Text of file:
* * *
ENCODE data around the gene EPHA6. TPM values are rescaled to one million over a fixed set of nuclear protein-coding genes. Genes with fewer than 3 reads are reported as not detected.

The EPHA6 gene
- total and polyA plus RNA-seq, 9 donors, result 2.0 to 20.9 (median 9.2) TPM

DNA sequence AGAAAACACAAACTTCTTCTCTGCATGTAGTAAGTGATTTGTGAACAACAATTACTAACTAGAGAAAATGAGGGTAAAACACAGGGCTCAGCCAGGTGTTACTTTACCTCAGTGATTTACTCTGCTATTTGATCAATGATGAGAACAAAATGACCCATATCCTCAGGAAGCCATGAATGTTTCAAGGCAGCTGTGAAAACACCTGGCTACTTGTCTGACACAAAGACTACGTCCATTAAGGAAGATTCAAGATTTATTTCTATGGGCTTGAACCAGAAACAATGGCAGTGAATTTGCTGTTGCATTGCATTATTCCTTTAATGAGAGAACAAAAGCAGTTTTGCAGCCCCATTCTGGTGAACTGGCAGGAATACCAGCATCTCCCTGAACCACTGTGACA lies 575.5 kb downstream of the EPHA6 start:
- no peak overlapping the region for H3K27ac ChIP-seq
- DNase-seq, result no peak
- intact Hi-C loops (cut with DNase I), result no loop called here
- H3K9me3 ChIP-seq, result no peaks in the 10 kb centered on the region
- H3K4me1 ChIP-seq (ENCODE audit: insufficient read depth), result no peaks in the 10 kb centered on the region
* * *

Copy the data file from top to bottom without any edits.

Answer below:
ENCODE data around the gene EPHA6. TPM values are rescaled to one million over a fixed set of nuclear protein-coding genes. Genes with fewer than 3 reads are reported as not detected.

The EPHA6 gene
- total and polyA plus RNA-seq, 9 donors, result 2.0 to 20.9 (median 9.2) TPM

DNA sequence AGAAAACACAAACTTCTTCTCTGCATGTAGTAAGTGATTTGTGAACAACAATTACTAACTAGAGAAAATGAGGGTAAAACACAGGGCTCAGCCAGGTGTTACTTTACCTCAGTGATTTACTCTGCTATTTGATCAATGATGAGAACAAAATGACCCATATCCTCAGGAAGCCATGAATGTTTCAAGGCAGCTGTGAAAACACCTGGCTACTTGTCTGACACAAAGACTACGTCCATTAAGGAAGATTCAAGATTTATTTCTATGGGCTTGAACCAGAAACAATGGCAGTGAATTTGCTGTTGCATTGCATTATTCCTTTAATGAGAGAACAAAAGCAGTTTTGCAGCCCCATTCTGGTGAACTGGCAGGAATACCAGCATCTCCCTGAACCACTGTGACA lies 575.5 kb downstream of the EPHA6 start:
- no peak overlapping the region for H3K27ac ChIP-seq
- DNase-seq, result no peak
- intact Hi-C loops (cut with DNase I), result no loop called here
- H3K9me3 ChIP-seq, result no peaks in the 10 kb centered on the region
- H3K4me1 ChIP-seq (ENCODE audit: insufficient read depth), result no peaks in the 10 kb centered on the region